Some Ornette Coleman Heads

Ornette Coleman is revered as an important and prolific composer, perhaps the only one from the free jazz tradition who's so widely-acknowledged in this field. So why aren't there big books of the hundreds of tunes he's written over the decades? Who knows, but I did manage to find some transcriptions on the web and thought I'd collect them here as a service to the next person who goes hunting for them.

James Mahone's blog has "Giggin'", "Kathelin Gray", "Peace", "Law Years", "Mob Job", "The Garden of Souls", "Love Words", "Him and Her"

The Jazz Transcript Authority has "Jordan", "Word from Bird", "All of Us", "Macho Woman", "Police People" and "Street Woman".

Free Jazz Institute has "The Good Life" and "Lonely Woman".

Neil Mattson has "Peace", "Blues Connotation", "Round Trip", "Humpty Dumpty" and "Broadway Blues".

Some of these are, unsurprisingly, very basic but used in conjunction with a recording they'll give you a leg up if you want to add some Ornette to your repertoire. There's already a lot to work with here -- enough for an album even if you play them as fast as John Zorn does! -- but if I end up transcribing other tunes I'll be sure to post them here.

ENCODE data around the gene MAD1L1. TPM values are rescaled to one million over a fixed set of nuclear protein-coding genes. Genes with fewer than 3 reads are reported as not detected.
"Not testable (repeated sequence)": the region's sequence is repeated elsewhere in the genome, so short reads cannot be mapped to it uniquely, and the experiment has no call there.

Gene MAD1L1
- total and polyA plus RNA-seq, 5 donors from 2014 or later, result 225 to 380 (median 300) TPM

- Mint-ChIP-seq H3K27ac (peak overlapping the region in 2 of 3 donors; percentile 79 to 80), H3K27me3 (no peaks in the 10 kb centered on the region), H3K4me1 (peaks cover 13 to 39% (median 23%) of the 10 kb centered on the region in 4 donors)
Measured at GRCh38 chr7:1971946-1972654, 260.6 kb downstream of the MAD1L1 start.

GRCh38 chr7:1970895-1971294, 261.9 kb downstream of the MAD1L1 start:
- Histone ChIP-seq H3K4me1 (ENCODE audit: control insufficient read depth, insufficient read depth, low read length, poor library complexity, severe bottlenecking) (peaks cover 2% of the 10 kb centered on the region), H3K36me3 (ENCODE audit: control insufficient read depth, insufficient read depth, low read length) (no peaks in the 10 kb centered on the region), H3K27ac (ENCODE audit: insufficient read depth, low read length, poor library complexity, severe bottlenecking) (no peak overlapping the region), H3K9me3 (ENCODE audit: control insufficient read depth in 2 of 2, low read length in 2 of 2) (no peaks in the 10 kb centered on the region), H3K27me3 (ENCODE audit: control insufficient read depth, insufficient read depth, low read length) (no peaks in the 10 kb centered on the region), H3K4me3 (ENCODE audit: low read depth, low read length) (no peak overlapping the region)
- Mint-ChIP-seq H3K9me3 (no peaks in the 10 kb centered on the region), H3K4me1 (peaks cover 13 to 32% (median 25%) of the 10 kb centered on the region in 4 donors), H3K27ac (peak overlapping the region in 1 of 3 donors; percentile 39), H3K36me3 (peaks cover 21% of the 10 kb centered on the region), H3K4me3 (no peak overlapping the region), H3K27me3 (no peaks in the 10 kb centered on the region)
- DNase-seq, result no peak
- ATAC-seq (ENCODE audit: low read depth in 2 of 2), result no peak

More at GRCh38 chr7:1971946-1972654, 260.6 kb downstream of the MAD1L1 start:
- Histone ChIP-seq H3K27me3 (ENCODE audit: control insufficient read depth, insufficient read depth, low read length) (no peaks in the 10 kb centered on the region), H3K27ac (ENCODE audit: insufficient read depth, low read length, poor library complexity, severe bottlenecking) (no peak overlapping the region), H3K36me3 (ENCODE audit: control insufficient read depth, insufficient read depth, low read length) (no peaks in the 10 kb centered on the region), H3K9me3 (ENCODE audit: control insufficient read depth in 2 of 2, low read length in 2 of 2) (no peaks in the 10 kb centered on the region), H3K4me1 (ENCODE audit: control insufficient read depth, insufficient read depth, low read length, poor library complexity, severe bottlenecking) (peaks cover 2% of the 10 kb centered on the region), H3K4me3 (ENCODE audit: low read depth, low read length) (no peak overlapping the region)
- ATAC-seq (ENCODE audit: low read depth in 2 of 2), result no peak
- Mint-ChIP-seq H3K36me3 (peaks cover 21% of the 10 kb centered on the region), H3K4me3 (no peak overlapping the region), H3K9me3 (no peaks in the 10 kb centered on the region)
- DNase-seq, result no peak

In addition to these, any Ornette fan should have Gunther Schuller's book A Collection of the Compositions of Ornette Coleman, which appears to be out of print but can be located online, and pages from the various volumes of the Real Book that include one or two Ornette tunes.

2019 update:

Todd Bishop did "Mothers of the Veil". Gregory Toro has done "City Living", "When Will The Blues Leave?", "W.R.U." and "Faces and Places". Ethan Iverson offered "What Reason Could I Give". Dave Fink has done "The Blessing", "Blues Connotation" and "Congeniality". Milo Fultz has got "Sleep Talking". Josiah Boornazian has done a good version of Lonely Woman, including the alto solo.

I'm sure there are more out there. Email me if you know of some, I'll add them here.

To emphasise: transcriptions are there to give you a starting-point and none of those offering them makes great claims to accuracy. Schuller's book of course is a bit of an exception in terms of his claims, but it too should be taken with a large pinch of salt (and many listenings to the source material).